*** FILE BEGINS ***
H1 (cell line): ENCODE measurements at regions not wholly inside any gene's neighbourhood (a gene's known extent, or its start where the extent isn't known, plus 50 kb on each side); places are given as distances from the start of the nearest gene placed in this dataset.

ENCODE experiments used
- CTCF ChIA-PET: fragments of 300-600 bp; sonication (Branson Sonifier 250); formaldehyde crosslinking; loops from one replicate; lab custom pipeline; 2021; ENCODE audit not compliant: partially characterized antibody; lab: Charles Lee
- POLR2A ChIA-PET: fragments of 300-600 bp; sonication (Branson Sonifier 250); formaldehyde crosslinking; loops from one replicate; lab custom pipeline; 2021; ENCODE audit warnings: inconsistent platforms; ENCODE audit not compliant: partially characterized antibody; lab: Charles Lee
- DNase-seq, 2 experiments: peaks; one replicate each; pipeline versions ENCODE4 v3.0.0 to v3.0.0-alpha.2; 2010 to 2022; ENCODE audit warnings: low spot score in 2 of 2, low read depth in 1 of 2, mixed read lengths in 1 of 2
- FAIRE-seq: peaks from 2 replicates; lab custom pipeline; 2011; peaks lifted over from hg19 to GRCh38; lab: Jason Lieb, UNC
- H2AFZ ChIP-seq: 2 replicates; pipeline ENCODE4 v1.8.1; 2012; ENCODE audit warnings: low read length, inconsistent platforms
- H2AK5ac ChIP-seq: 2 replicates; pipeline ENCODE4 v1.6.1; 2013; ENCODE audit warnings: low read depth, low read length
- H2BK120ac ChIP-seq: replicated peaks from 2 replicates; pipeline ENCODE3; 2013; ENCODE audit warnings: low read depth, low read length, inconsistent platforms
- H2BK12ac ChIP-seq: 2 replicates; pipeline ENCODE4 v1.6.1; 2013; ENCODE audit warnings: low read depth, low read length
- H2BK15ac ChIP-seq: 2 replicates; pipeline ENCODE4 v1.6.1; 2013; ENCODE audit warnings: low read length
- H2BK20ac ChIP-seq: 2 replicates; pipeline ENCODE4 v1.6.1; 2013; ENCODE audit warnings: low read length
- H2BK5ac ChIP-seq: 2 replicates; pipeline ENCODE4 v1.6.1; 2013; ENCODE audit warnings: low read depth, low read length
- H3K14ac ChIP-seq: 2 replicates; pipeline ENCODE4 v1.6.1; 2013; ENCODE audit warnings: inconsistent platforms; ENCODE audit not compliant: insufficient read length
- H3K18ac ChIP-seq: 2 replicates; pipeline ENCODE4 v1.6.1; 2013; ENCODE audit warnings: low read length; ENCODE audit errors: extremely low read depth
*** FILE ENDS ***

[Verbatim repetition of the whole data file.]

H1 (cell line): ENCODE measurements at regions not wholly inside any gene's neighbourhood (a gene's known extent, or its start where the extent isn't known, plus 50 kb on each side); places are given as distances from the start of the nearest gene placed in this dataset.

ENCODE experiments used
- CTCF ChIA-PET: fragments of 300-600 bp; sonication (Branson Sonifier 250); formaldehyde crosslinking; loops from one replicate; lab custom pipeline; 2021; ENCODE audit not compliant: partially characterized antibody; lab: Charles Lee
- POLR2A ChIA-PET: fragments of 300-600 bp; sonication (Branson Sonifier 250); formaldehyde crosslinking; loops from one replicate; lab custom pipeline; 2021; ENCODE audit warnings: inconsistent platforms; ENCODE audit not compliant: partially characterized antibody; lab: Charles Lee
- DNase-seq, 2 experiments: peaks; one replicate each; pipeline versions ENCODE4 v3.0.0 to v3.0.0-alpha.2; 2010 to 2022; ENCODE audit warnings: low spot score in 2 of 2, low read depth in 1 of 2, mixed read lengths in 1 of 2
- FAIRE-seq: peaks from 2 replicates; lab custom pipeline; 2011; peaks lifted over from hg19 to GRCh38; lab: Jason Lieb, UNC
- H2AFZ ChIP-seq: 2 replicates; pipeline ENCODE4 v1.8.1; 2012; ENCODE audit warnings: low read length, inconsistent platforms
- H2AK5ac ChIP-seq: 2 replicates; pipeline ENCODE4 v1.6.1; 2013; ENCODE audit warnings: low read depth, low read length
- H2BK120ac ChIP-seq: replicated peaks from 2 replicates; pipeline ENCODE3; 2013; ENCODE audit warnings: low read depth, low read length, inconsistent platforms
- H2BK12ac ChIP-seq: 2 replicates; pipeline ENCODE4 v1.6.1; 2013; ENCODE audit warnings: low read depth, low read length
- H2BK15ac ChIP-seq: 2 replicates; pipeline ENCODE4 v1.6.1; 2013; ENCODE audit warnings: low read length
- H2BK20ac ChIP-seq: 2 replicates; pipeline ENCODE4 v1.6.1; 2013; ENCODE audit warnings: low read length
- H2BK5ac ChIP-seq: 2 replicates; pipeline ENCODE4 v1.6.1; 2013; ENCODE audit warnings: low read depth, low read length
- H3K14ac ChIP-seq: 2 replicates; pipeline ENCODE4 v1.6.1; 2013; ENCODE audit warnings: inconsistent platforms; ENCODE audit not compliant: insufficient read length
- H3K18ac ChIP-seq: 2 replicates; pipeline ENCODE4 v1.6.1; 2013; ENCODE audit warnings: low read length; ENCODE audit errors: extremely low read depth